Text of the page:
The Bodleian First Folio

A digital facsimile of the First Folio of Shakespeare's plays, Bodleian Arch. G c.7.



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Reference: ss1v - Tragedies, p. 306

Left Column


The Tragedie of King Lear. You know the goodnesse I intend vpon you: Tell me but truly, but then speake the truth,
[2745]
Do you not loue my Sister?
Bast.

In honour'd Loue.

Reg. But haue you neuer found my Brothers way, To the fore‐fended place? Bast.

No by mine honour, Madam.

Reg.
[2750]
I neuer shall endure her, deere my Lord Be not familiar with her.
Bast.

Feare not, she and the Duke her husband.

Enter with Drum and Colours, Albany, Gonerill, Soldiers. Alb. Our very louing Sister, well be‐met: Sir, this I heard, the King is come to his Daughter
[2755]
With others, whom the rigour of our State Forc'd to cry out.
Regan.

Why is this reasond?

Gone. Combine together 'gainst the Enemie: For these domesticke and particular broiles,
[2760]
Are not the question here.
Alb. Let's then determine with th'ancient of warre On our proceeding. Reg.

Sister you'le go with vs?

Gon.

No.

Reg.
[2765]

'Tis most conuenient, pray go with vs.

Gon.

Oh ho, I know the Riddle, I will goe.

Exeunt both the Armies. Enter Edgar. Edg. If ere your Grace had speech with man so poore, Heare me one word. Alb.

Ile ouertake you, speake.

Edg.
[2770]
Before you fight the Battaile, ope this Letter: If you haue victory, et the Trumpet sound For him that brought it: wretched though I seeme, I can produce a Champion, that will proue What is auouched there. If you miscarry,
[2775]
Your businesse of the world hath so an end, And machination ceases. Fortune loues you.
Alb.

Stay till I haue read the Letter.

Edg. I was forbid it: When time shall serue, let but the Herald cry,
[2780]
And Ile appeare againe.
Exit. Alb.

Why farethee well, I will o're‐looke thy paper.

Enter Edmund. Bast. The Enemy's in view, draw vp your powers, Heere is the guesse of their true strength and Forces, By dilligent discouerie, but your hast
[2785]
Is now vrg'd on you.
Alb.

We will greet the time.

Exit. Bast. To both these Sisters haue I sworne my loue: Each iealous of the other, as the stung Are of the Adder. Which of them shall I take?
[2790]
Both? One? Or neither? Neither can be enioy'd If both remaine aliue: To take the Widdow, Exasperates, makes mad her Sister Gonerill, And hardly shall I carry out my side, Her husband being aliue. Now then, wee'l vse
[2795]
His countenance for the Battaile, which being done, Let her who would be rid of him, deuise His speedy taking off. As for the mercie Which he intends to Lear and to Cordelia, The Battaile done, and they within our power,

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Right Column


[2800]
Shall neuer see his pardon: for my state, Stands on me to defend, not to debate.
Exit.
Scena Secunda. [Act 5, Scene 2] Alarum within. Enter with Drumme and Colours, Lear, Cordelia, and Souldiers, ouer the Stage, and Exeunt. Enter Edgar, and Gloster. Edg. Heere Father, take the shadow of this Tree For your good hoast: pray that the right may thriue: If euer I returne to you againe,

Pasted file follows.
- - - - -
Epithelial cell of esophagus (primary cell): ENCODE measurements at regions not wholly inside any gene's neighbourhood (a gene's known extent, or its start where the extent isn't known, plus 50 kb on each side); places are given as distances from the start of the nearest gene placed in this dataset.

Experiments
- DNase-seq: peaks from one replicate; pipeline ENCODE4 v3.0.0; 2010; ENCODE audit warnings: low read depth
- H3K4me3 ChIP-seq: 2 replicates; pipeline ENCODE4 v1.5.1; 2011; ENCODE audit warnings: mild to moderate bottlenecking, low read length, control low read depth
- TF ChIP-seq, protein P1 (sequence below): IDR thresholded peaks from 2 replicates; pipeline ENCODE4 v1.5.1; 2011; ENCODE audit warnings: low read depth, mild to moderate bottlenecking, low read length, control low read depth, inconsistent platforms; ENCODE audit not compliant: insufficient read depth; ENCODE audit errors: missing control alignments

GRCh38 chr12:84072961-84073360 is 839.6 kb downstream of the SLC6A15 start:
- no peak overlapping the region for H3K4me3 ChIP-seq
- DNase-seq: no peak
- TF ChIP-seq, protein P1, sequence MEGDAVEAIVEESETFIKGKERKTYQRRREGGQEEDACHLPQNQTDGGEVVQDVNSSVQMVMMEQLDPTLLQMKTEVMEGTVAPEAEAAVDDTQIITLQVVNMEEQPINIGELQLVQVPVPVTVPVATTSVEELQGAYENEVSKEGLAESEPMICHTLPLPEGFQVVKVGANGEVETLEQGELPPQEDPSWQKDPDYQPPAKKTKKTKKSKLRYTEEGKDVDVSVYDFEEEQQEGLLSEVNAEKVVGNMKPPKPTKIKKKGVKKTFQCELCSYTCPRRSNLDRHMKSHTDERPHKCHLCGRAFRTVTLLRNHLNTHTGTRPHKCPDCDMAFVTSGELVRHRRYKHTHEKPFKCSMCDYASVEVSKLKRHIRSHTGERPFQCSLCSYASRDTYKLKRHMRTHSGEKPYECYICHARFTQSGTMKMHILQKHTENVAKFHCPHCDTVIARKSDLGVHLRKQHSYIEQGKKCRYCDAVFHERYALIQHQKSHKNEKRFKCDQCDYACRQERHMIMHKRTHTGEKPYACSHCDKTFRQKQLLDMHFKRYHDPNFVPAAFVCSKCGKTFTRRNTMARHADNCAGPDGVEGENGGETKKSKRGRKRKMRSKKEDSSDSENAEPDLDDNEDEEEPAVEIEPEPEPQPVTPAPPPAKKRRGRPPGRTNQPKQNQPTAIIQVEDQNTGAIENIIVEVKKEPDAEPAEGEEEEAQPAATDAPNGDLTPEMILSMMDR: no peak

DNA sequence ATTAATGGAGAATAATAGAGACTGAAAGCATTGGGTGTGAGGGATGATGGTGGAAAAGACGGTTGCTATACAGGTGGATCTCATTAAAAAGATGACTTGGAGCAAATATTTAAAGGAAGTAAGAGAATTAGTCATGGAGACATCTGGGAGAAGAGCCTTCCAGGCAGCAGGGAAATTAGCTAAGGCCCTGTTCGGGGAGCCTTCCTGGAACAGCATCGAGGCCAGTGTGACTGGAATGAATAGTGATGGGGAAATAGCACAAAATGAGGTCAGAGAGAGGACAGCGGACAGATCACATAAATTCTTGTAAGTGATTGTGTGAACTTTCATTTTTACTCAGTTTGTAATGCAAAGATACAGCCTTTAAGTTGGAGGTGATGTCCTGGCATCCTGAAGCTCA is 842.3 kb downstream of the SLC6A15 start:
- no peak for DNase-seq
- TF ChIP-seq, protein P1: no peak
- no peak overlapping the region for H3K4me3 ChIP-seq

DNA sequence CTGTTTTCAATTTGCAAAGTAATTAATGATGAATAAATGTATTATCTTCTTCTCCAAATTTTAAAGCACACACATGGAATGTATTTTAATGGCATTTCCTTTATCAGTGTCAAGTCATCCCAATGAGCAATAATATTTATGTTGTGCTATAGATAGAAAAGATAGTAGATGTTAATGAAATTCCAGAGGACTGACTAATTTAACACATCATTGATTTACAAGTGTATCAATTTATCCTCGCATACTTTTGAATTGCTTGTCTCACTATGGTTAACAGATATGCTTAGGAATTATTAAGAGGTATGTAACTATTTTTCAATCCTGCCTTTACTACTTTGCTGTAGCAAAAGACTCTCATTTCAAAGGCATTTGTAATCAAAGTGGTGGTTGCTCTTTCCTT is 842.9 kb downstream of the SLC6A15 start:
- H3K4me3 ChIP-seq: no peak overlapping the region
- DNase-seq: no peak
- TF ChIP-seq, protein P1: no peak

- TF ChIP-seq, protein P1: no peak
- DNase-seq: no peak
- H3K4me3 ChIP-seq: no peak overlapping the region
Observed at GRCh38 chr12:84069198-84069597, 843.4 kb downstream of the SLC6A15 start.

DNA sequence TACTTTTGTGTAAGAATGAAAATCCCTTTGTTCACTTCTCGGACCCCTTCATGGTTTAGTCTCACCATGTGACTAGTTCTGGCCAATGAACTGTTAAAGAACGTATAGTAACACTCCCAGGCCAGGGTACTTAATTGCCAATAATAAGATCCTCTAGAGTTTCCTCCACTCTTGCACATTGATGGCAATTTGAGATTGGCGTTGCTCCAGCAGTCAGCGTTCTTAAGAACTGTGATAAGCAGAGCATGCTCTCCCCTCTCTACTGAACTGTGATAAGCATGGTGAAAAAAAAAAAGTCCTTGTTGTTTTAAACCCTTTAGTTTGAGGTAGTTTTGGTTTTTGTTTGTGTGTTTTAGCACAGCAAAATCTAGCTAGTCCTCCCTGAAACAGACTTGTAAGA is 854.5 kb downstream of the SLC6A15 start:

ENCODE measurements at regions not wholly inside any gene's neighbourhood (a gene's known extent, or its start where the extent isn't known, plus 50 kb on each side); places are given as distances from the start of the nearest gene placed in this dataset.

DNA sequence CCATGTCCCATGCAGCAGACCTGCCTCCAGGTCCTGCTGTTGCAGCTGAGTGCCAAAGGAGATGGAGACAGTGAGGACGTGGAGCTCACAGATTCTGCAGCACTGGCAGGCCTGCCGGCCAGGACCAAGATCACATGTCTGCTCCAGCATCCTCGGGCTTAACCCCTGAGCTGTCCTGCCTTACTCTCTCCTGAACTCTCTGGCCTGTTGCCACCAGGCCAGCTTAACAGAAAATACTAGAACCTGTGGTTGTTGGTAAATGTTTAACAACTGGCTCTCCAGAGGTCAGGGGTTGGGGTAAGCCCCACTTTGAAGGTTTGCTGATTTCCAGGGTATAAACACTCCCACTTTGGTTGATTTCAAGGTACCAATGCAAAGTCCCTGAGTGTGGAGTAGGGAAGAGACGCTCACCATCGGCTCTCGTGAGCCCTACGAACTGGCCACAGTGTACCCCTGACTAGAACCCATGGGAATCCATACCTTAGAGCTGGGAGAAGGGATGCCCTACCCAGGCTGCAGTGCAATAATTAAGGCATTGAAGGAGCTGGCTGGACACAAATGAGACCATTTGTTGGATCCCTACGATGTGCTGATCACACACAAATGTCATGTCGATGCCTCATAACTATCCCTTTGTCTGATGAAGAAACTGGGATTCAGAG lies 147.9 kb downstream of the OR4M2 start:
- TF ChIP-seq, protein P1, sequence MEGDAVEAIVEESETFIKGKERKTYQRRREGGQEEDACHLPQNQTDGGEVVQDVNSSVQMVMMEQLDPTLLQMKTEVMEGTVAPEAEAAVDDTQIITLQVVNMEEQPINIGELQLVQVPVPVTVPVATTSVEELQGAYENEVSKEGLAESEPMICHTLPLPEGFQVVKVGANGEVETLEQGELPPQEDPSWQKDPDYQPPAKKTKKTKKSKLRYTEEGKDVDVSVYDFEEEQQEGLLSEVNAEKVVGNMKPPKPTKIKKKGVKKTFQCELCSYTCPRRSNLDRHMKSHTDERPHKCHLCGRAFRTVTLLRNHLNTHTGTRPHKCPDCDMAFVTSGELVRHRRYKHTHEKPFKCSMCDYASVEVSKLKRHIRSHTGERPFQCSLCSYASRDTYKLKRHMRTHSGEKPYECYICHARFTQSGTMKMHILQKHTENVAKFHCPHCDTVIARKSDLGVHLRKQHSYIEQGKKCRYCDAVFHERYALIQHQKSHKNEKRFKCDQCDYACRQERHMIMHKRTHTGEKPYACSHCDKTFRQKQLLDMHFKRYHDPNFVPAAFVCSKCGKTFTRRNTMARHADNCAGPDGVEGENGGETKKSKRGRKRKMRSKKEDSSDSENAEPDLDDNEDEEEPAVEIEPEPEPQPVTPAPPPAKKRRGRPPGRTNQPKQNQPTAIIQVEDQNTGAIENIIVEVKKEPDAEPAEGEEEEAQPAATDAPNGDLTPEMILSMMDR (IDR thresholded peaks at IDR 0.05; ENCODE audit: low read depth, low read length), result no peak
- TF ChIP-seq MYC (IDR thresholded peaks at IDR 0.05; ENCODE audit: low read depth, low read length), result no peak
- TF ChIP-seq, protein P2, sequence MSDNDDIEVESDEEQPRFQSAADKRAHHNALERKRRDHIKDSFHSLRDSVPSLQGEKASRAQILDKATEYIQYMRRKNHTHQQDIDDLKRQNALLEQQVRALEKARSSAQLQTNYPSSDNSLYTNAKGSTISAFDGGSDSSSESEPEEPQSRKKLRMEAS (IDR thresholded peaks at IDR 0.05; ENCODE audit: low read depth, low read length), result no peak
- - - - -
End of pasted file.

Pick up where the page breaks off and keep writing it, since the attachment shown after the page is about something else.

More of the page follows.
[2805]
Ile bring you comfort.
Glo.

Grace go with you Sir.

Exit. Alarum and Retreat within. Enter Edgar. Edgar. Away old man, giue me thy hand, away: King Lear hath lost, he and his Daughter tane, Giue me thy hand: Come on. Glo.
[2810]

No further Sir, a man may rot euen heere.

Edg. What in ill thoughts againe? Men must endure Their going hence, euen as their comming hither, Ripenesse is all come on. Glo.
[2815]

And that's true too.

Exeunt.
[Act 5, Scene 3] Scena Tertia. Enter in conquest with Drum and Colours, Edmund, Lear, and Cordelia, as prisoners, Souldiers, Captaine. Bast. Some Officers take them away: good guard, Vntill their greater pleasures first be knowne That are to censure them. Cor. We are not the first,
[2820]
Who with best meaning haue incur'd the worst: For thee oppressed King I am cast downe, My selfe could else out‐frowne false Fortunes frowne. Shall we not see these Daughters, and these Sisters?
Lear. No, no, no, no: come let's away to prison,
[2825]
We two alone will sing like Birds i'th' Cage: When thou dost aske me blessing, Ile kneele downe And aske of thee forgiuenesse: So wee'l liue, And pray, and sing, and tell old tales, and laugh At gilded Butterflies: and heere (poore Rogues)
[2830]
Talke of Court newes, and wee'l talke with them too, Who looses, and who wins; who's in, who's out; And take vpon's the mystery of things, As if we were Gods spies: And wee'l weare out In a wall'd prison, packs and sects of great ones,
[2835]
That ebbe and flow by th'Moone.
Bast.

Take them away.

Lear. Vpon such sacrifices my Cordelia, The Gods themselues throw Incense. Haue I caught thee?
[2840]
He that parts vs, shall bring a Brand from Heauen, And fire vs hence, like Foxes: wipe thine eyes, The good yeares shall deuoure them, flesh and fell, Ere

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[Act 5, Scene 3] Scena Tertia. Enter in conquest with Drum and Colours, Edmund, Lear, and Cordelia, as prisoners, Souldiers, Captaine. Bast. Some Officers take them away: good guard, Vntill their greater pleasures first be knowne That are to censure them. Cor. We are not the first,